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Slip and Fall Case Heads to Trial After Motion Dismissed

The Advocate Files: Personal Injury | Slip and Fall Case

 

Toronto Personal Injury Paul Cahill - Serving Toronto, Oakville and GTA`

Slip and Fall Case Heads to Trial After Motion Dismissed

Comment by: Paul Cahill – Toronto Personal Injury Lawyer at Will Davidson LLP.

A recent case shows plaintiffs will not always have to pinpoint the cause of a slip and fall in order to successfully resist a defendant’s motion for summary judgment, Toronto personal injury lawyer Paul Cahill tells us.

Cahill, a partner with Will Davidson LLP, acted for the successful plaintiff in the case, which involved injuries sustained in a casino washroom.

“It’s true that the plaintiff does need to lead evidence as to the cause of a fall in an Occupiers’ Liability Act (OLA) case, and if you can’t prove the cause, then it’s not possible to succeed,” he explains. “However, what this case shows is that it’s not necessary for that evidence to come directly from the plaintiff.”

Cahill’s client sued the casino under the OLA after falling in a bathroom stall, claiming the conditions were unsafe. However, during discoveries, the plaintiff said she didn’t see any water on the floor, prompting the casino to move for summary judgment dismissing the claim.

Arguing on the plaintiff’s behalf, Cahill told the motion judge that even though she had not noticed any water on the floor, the question of the slipperiness of the floor was still a triable issue due to other evidence presented, such as the presence of a custodian and a yellow caution sign in the washroom at the time of the fall.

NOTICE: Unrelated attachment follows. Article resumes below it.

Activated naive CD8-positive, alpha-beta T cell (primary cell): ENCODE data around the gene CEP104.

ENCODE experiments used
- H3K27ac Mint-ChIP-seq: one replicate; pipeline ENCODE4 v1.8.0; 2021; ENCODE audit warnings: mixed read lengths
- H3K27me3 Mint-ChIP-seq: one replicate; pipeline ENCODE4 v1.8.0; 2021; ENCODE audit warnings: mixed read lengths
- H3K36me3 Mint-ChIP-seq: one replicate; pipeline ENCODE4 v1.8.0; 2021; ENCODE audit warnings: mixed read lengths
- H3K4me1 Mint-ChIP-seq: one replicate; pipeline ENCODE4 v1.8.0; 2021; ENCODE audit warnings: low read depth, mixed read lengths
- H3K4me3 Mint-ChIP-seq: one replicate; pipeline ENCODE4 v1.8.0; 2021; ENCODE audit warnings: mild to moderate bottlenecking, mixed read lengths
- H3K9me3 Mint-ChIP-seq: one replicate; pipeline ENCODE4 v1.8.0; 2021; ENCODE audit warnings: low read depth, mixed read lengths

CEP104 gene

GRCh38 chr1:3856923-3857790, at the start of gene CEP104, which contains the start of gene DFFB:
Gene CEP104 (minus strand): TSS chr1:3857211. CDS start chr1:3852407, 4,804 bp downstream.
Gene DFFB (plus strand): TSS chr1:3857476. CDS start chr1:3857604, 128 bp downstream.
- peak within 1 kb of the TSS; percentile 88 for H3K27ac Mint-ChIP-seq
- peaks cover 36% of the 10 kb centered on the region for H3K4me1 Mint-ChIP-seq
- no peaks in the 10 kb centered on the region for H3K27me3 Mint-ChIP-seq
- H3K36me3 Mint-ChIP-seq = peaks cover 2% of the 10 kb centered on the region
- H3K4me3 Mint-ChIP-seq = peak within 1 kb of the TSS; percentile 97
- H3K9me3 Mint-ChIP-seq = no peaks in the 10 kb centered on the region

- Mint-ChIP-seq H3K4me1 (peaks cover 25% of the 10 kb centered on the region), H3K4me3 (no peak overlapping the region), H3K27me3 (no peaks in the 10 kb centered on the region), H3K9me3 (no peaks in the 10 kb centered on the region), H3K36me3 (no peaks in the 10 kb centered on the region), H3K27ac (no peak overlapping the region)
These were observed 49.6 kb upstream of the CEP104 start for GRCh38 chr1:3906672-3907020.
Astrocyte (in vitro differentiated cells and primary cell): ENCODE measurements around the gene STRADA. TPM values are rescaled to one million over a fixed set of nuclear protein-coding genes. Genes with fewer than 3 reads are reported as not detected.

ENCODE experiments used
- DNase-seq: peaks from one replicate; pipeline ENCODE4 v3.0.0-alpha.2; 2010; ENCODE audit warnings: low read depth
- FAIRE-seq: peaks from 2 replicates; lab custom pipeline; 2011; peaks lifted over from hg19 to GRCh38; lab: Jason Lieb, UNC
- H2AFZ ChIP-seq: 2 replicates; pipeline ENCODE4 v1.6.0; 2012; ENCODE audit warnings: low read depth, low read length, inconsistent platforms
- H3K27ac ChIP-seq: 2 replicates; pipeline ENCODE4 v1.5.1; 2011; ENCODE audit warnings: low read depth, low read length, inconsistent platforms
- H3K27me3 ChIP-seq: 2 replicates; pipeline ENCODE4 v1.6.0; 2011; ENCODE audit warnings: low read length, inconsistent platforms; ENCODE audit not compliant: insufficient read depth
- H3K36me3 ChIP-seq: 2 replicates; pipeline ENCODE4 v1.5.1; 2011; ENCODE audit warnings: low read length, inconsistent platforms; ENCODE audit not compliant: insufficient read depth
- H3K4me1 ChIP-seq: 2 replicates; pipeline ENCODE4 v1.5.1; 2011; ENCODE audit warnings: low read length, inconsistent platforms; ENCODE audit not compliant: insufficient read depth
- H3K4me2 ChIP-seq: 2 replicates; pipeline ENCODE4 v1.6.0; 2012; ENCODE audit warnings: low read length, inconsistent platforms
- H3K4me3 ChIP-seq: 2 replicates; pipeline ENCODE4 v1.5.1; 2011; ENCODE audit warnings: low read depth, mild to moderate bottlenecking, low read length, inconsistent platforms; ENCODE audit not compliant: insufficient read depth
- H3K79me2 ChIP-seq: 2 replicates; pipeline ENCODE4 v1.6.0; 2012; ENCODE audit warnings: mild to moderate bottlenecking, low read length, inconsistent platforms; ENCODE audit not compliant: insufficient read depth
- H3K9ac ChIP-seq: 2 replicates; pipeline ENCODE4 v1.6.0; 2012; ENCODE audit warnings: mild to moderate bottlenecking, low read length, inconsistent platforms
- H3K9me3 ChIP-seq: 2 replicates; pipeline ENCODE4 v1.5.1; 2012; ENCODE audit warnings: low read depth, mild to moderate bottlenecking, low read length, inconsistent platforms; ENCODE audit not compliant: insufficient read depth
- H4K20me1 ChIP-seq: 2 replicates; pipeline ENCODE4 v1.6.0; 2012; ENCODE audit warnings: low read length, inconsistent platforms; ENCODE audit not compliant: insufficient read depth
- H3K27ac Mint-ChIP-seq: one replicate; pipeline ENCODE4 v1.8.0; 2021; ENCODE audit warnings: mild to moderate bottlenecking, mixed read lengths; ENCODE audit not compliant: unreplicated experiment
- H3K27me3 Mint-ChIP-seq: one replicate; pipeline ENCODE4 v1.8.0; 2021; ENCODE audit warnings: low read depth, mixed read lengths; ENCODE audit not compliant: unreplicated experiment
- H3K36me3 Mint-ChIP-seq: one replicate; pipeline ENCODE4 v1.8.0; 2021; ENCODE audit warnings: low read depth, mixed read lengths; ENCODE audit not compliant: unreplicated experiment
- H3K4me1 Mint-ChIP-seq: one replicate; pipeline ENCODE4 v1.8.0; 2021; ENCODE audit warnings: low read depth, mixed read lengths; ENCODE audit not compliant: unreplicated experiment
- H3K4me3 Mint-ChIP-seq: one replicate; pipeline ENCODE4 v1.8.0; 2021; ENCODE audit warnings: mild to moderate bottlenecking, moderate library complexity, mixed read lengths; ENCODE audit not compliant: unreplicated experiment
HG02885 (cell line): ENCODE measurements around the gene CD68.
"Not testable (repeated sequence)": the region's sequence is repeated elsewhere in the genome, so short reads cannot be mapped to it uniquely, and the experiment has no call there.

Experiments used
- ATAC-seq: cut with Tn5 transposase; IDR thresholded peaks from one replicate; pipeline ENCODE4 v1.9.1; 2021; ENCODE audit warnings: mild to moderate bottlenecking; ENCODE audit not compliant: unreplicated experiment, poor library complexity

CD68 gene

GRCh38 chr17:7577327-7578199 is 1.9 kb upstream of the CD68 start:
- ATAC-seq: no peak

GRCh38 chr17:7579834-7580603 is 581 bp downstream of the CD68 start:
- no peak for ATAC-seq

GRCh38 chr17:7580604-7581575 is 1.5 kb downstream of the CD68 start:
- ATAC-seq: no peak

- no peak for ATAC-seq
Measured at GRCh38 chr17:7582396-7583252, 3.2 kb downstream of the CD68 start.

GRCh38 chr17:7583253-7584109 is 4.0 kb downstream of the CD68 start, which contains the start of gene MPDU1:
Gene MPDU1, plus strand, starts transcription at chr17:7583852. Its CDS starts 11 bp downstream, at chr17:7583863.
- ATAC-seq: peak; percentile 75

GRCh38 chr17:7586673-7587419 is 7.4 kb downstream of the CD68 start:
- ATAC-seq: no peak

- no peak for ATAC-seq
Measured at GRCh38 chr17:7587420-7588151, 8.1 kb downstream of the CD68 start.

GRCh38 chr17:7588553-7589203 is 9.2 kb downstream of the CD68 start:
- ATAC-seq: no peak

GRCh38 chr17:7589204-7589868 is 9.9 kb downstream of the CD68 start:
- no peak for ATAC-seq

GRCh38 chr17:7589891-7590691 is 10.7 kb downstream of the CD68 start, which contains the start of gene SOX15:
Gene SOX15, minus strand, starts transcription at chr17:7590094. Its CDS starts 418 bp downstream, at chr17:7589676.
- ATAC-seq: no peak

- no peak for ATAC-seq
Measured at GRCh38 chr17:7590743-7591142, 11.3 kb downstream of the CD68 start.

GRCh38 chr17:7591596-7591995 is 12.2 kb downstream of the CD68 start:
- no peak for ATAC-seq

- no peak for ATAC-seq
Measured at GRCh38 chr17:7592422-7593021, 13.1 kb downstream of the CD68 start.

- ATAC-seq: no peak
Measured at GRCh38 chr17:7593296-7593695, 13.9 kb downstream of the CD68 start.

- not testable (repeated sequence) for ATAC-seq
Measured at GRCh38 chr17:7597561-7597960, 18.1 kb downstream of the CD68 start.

The casino claimed that the action should be dismissed because the plaintiff had failed to provide any direct evidence of unsafe conditions. Instead, it argued, she had “rationalized” the cause of the fall, relying on another recent case in which a judge dismissed a claim summarily after finding the plaintiff’s belief that she had fallen as a result of a slippery floor was not supported by “objective evidence of anything that could have caused the floor to be slippery.”

But in the casino case, Ontario Superior Court Justice Jane Ferguson sided with Cahill, agreeing that the case before her differed.

“There is not only subjective rationalization but are the two objective facts — the presence of the custodian and the yellow caution sign in the washroom. This gives rise to a triable issue and is not amenable to summary judgment,” she wrote in her April 13 judgment. “The motion is dismissed.”

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Paul Cahill focuses his practice on serious personal injury, medical malpractice and LTD claims. If you have been injured in a slip and fall, Contact Paul Cahill for a free, no obligation consultation.

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